Tweaking spatial navigation for TV browsing

By Daniel Davis

One of the biggest challenges designing content for TVs is navigation. Not only are there several different methods that can be used to navigate a page, but none of them provide the perfect blend of convenience and practicality, at least not yet. At the time of writing, a user could be controlling their TV browsing session with any of the following devices:

  • A remote control with a D-pad (with keypad)
  • A remote control with a touchpad or similar (with full keyboard)
  • A gyroscopic mouse
  • An infrared pointer
  • A touchscreen mobile phone or tablet

Currently the most widely used by far is the regular remote control with basic up, down, left, right and select buttons. Using directional controls like this is referred to as spatial navigation and is essential to understand to create a great TV experience. It is also the same navigational method used on mobile phones with keypads and non-touch devices such as Amazon's Kindle.

Testing spatial navigation

Beyond the browser on TVs and similar web-connected devices, spatial navigation is also available in Opera on its other popular platforms. Developers can easily test spatial navigation on their desktop machines:

An eye-opening exercise is to browse a few popular sites using only spatial navigation. Although it probably won't be impossible, it is likely to be frustrating with the cursor seeming to focus on elements at random. Television adds an extra layer of frustration and that's due to the infrared connection between the remote control and the TV. This causes a noticeable delay of up to half a second or so between pressing a button on the remote control and the cursor moving on the screen. Consequently, any mistake by the user or unexpected movement of the cursor is particularly expensive in terms of time wasted. Fortunately, we can alleviate a lot of this with CSS3.

Controlling navigation with CSS3

The CSS3 Basic User Interface specification for directional focus navigation is refreshingly simple both to explain and to implement. It's purpose is to enable you to specify which element should receive focus when a user presses one of the directional buttons. For example, if the user is focused on your copyright notice at the bottom of a page and presses the down arrow key, you could tell the cursor to focus on your logo at the top of the page. The CSS code for that would be something like this:

/* CSS */
#copyright {
    nav-down: #logo;

Note that this can be applied to any CSS selector, but the property's value must be the ID of an element, i.e. preceded by #. Not surprisingly, other possible property names are nav-up, nav-left and nav-right. As you can see, it's a very straightforward enhancement to implement and although it won't be noticed by in a desktop or touchscreen environment, for users relying on D-pad to navigate, it can improve their experience remarkably. Just make sure you fully test it yourself before publishing, to avoid any nasty surprises.

Note: Often you will want to control the look of the spatial navigation highlight, or even suppress it completely. This can be done by manipulating the outline CSS property, so for example you could use outline: 2px solid rgba(0,0,0,0.0); to suppress the highlight.


Here's an example of spatial and CSS navigation. It shows two identical groups of photos—try using just the left and right arrows to move from photo to photo. The first group relies on the browser's spatial navigation algorithm whereas the second group uses CSS navigation, enabling the user to scroll through the photos with ease.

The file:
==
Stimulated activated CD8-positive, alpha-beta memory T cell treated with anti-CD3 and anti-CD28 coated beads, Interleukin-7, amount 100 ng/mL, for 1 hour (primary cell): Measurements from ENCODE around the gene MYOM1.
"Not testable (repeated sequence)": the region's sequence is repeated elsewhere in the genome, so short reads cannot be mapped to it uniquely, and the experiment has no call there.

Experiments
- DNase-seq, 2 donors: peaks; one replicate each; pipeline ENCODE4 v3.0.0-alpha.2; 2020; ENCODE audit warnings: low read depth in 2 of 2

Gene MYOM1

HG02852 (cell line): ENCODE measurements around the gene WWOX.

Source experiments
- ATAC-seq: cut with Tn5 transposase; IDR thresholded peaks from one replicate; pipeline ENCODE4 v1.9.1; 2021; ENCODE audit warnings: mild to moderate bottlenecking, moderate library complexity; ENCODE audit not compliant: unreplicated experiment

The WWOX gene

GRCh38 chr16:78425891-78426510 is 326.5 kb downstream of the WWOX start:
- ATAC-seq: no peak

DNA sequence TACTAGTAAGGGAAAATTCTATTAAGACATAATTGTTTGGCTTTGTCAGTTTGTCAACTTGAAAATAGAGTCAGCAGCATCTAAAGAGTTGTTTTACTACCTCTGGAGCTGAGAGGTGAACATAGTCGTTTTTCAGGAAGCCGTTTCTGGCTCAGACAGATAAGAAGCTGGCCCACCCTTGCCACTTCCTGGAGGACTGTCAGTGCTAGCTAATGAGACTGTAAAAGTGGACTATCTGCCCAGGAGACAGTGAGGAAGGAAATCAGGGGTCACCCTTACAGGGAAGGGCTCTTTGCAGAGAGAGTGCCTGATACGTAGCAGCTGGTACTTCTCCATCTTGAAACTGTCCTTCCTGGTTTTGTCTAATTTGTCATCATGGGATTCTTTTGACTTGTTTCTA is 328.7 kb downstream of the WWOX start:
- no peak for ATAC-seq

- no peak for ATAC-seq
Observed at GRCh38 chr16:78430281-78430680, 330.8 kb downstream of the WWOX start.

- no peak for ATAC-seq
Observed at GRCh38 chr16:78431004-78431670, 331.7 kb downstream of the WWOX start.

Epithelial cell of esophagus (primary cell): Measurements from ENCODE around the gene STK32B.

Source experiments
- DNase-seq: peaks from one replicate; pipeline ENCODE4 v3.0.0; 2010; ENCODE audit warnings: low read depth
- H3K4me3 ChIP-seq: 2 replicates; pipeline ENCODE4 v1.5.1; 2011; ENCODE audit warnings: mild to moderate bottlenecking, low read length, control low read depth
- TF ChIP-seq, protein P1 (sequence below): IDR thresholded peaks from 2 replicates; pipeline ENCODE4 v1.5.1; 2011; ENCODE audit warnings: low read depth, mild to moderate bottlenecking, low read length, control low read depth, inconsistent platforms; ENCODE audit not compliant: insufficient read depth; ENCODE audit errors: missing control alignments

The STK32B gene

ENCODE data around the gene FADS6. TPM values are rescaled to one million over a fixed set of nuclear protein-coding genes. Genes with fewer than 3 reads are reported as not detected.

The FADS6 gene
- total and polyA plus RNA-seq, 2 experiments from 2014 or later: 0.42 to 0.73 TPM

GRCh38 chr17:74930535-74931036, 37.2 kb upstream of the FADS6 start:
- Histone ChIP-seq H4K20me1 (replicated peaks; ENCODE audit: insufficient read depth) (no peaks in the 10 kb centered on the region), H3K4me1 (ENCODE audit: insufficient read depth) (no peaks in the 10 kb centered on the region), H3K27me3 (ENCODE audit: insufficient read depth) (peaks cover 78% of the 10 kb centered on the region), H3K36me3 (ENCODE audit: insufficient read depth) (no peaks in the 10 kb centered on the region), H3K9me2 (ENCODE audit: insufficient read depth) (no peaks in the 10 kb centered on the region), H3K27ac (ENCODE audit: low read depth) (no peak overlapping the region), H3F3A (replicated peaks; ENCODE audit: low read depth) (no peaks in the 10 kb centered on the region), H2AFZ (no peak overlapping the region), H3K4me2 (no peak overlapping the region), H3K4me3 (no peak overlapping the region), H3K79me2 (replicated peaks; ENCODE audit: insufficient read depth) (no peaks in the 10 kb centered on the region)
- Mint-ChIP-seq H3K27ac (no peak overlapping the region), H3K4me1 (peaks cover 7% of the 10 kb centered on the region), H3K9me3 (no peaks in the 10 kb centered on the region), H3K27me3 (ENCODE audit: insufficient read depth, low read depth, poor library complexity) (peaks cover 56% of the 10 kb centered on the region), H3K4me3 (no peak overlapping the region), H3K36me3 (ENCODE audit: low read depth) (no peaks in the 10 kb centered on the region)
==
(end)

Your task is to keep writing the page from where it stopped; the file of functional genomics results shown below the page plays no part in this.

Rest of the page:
Particularly on devices with a simple set of directional keys, spatial navigation is a far more natural way of navigating a page than a simple "jump to next/previous link" approach – and with a sprinkling of CSS, developers can further tweak the order in which elements receive focus.

This article is licensed under a Creative Commons Attribution-Noncommercial-Share Alike 3.0 Unported license.


The forum archive of this article is still available on My Opera.

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    Monday, January 23, 2012


    thanks for documentation/manual about controling spatial navigation. Its very usefull for me, but...

    i try to use css property nav-up,nav-left,... and i was stunned, that it doesn't work for me. But your example works fine. (I use opera 11.51 for linux)
    So i copy source from your example to my server and try it again. It works fine.
    I find diferent between my using of nav property and yours. You use css property float for img tag. And thats is important. It looks like, that without float property for img tag, css nav property doesnt work!

    solution(for me):
    Add img tag in div and use css nav property on div like this:
    <xmp><div id="1" style="nav-left:#8; nav-right:#2;"><img src="images/nasa1.jpg" ></a></div></xmp>

    div tag doesnt have other css properties
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    Tuesday, August 7, 2012

    Ok, I have this working, but what is bothering me right now with this is the focus/hover/selection style of an image.

    I can change how the selector looks for text links, but I cannot change the selector look for images, it's always blue border with a translucent blue fill.

    Any ideas?

    Sorry, got it to work with:
    a img:hover { background: #f00; outline: rgba(0,0,0,0) thin solid; }

    :) :) :)
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    Li Chang Wei

    Monday, December 10, 2012

    Can I let an element is focused automatically after loaded?
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    Wednesday, December 18, 2013

    I just got to this amazing site not long ago. I was actually captured with the piece of resources you have got here. Big thumbs up for making such wonderful blog page!
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